A ten-year-old boy should only be worrying about the newest video game, whether it will be warm enough for him to ride his bike or scooter, when he will next get to play with his buddy down the street. He shouldn’t be dealing with psychiatrists, multiple medications, endocrinologists, therapists, resource rooms, and social workers much less have suicidal thoughts.
You know, when you have kids who are ten, twelve, and thirteen years old, you’re thinking about where they’re going to middle school, starting to contemplate driving and college visits. It never crossed my mind one of them might not make it that far. I could not let go of that thought last night. I’m terrified. We’ve been able to get him this far, and I have no doubt he is going to be an amazing adult, if we can just get him from here to there. I knew this road was going to be rough, but when he was diagnosed, I never imagined there would be a chance he would go down this road. Then I think about what this is doing to his brother and sister. We have been honest with them what’s going on, but at the same time, I don’t want to overburden them. They are just kids. They don’t need this responsibility or anxiety.
We are thankfully in a much better place this morning. He was calm and happy all evening, playing games with his brother, eating pizza, watching television with us. He read to me before going to bed last night. He didn’t want to talk about what happened, but he did tell me he felt much better. He had just needed to get it all out, which he did with flying colors. His pediatrician did call. She gave us some resources, asked that most importantly we get him to sleep well this weekend. He did not have a “plan” this time, so we relaxed a bit. I do think he did just need to let it all out. It’s been building up for a couple of weeks. I’d asked him to utilize the social worker and SAI at school -that’s what they’re there for, right? He listened. And I’m glad he got it out. He was up somewhat late last night. Melatonin doesn’t help him fall asleep, but once he’s asleep, it helps him stay asleep. He was out until 9:30 this morning.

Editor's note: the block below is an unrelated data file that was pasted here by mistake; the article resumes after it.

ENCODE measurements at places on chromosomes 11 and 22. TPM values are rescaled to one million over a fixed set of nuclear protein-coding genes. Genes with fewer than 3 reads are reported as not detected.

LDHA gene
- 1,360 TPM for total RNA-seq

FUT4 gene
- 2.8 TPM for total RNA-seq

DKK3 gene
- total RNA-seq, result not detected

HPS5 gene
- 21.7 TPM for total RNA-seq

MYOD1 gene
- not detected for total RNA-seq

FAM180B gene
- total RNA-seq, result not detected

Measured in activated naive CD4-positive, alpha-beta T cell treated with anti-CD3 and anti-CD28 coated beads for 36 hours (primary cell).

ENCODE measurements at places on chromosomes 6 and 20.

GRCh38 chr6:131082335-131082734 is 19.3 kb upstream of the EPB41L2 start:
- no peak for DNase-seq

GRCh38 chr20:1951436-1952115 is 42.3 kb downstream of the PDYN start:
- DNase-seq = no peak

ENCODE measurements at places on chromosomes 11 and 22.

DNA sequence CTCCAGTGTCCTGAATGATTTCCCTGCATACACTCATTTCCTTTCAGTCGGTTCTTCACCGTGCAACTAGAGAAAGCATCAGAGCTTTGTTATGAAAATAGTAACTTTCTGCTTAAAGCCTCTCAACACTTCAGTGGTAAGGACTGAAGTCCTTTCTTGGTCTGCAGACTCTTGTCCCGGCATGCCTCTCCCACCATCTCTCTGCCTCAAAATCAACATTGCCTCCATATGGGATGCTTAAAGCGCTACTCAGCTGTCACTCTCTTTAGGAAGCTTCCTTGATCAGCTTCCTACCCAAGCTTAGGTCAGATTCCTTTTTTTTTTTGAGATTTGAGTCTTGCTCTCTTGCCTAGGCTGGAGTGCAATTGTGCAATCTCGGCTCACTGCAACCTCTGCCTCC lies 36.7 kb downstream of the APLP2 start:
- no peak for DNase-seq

I have work to do Monday. A new psych needs to be found, and probably a new therapist to go along with it. He has refused any type of support group, but we need more support for him, and for me. I am thankful for friends who were there in the moment of emergency, and who checked in throughout the night as well as this morning. I am thankful for our church family – they’re praying. I am thankful for our school staff…there was an email from his SAI when I woke up this morning asking how we were doing.
You think once it happens once and you survive, you’re going to be able to handle it if and when it happens again. Yeah, not so much. But we’re breathing, and we will get through once again.